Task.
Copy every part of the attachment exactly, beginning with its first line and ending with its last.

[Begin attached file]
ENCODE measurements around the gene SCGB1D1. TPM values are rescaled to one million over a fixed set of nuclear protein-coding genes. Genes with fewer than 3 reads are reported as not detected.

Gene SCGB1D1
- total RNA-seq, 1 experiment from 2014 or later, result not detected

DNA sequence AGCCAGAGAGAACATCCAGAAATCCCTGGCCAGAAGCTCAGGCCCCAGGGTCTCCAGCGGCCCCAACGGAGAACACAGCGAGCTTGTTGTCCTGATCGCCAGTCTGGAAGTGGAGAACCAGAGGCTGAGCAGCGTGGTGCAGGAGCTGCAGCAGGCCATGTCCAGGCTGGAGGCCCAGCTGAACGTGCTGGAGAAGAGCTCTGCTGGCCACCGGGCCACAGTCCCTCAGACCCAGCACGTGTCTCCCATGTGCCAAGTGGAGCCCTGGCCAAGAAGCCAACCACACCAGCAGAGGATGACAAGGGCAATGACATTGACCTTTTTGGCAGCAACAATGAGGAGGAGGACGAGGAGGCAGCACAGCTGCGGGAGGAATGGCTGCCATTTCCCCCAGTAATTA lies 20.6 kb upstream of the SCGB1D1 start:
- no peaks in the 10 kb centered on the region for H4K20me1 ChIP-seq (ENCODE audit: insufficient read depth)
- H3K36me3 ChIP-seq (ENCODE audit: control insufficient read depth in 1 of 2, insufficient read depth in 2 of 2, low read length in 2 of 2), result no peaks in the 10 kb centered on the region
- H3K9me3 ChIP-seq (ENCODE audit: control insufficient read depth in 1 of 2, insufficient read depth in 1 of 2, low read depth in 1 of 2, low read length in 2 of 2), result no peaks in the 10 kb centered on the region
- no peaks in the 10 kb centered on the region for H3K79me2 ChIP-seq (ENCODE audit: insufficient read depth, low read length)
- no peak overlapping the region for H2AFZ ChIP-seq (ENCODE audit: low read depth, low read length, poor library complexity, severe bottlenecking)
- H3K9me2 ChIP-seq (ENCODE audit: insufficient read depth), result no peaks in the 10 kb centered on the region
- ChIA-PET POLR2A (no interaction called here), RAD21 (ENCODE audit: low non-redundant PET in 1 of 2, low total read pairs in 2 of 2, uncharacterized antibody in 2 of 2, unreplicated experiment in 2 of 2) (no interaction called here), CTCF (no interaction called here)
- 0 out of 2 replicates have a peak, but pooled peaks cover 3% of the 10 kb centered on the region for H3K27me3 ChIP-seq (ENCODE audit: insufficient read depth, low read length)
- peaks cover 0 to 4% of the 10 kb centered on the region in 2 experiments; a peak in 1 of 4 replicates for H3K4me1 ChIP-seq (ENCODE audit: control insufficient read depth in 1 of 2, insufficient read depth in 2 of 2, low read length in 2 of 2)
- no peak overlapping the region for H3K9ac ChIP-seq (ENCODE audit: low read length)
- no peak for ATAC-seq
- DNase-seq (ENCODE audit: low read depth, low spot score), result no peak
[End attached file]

ENCODE measurements around the gene SCGB1D1. TPM values are rescaled to one million over a fixed set of nuclear protein-coding genes. Genes with fewer than 3 reads are reported as not detected.

Gene SCGB1D1
- total RNA-seq, 1 experiment from 2014 or later, result not detected

DNA sequence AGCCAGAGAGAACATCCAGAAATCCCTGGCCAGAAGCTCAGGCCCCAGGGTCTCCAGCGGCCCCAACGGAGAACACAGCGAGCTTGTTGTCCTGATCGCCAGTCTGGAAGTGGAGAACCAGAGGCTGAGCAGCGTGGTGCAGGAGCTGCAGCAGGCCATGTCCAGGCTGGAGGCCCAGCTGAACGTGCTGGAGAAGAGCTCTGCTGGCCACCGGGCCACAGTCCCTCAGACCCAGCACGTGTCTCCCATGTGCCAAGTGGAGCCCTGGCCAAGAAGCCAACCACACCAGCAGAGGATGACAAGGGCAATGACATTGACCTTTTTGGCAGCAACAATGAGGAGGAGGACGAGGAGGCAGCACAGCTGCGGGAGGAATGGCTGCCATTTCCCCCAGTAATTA lies 20.6 kb upstream of the SCGB1D1 start:
- no peaks in the 10 kb centered on the region for H4K20me1 ChIP-seq (ENCODE audit: insufficient read depth)
- H3K36me3 ChIP-seq (ENCODE audit: control insufficient read depth in 1 of 2, insufficient read depth in 2 of 2, low read length in 2 of 2), result no peaks in the 10 kb centered on the region
- H3K9me3 ChIP-seq (ENCODE audit: control insufficient read depth in 1 of 2, insufficient read depth in 1 of 2, low read depth in 1 of 2, low read length in 2 of 2), result no peaks in the 10 kb centered on the region
- no peaks in the 10 kb centered on the region for H3K79me2 ChIP-seq (ENCODE audit: insufficient read depth, low read length)
- no peak overlapping the region for H2AFZ ChIP-seq (ENCODE audit: low read depth, low read length, poor library complexity, severe bottlenecking)
- H3K9me2 ChIP-seq (ENCODE audit: insufficient read depth), result no peaks in the 10 kb centered on the region
- ChIA-PET POLR2A (no interaction called here), RAD21 (ENCODE audit: low non-redundant PET in 1 of 2, low total read pairs in 2 of 2, uncharacterized antibody in 2 of 2, unreplicated experiment in 2 of 2) (no interaction called here), CTCF (no interaction called here)
- 0 out of 2 replicates have a peak, but pooled peaks cover 3% of the 10 kb centered on the region for H3K27me3 ChIP-seq (ENCODE audit: insufficient read depth, low read length)
- peaks cover 0 to 4% of the 10 kb centered on the region in 2 experiments; a peak in 1 of 4 replicates for H3K4me1 ChIP-seq (ENCODE audit: control insufficient read depth in 1 of 2, insufficient read depth in 2 of 2, low read length in 2 of 2)
- no peak overlapping the region for H3K9ac ChIP-seq (ENCODE audit: low read length)
- no peak for ATAC-seq
- DNase-seq (ENCODE audit: low read depth, low spot score), result no peak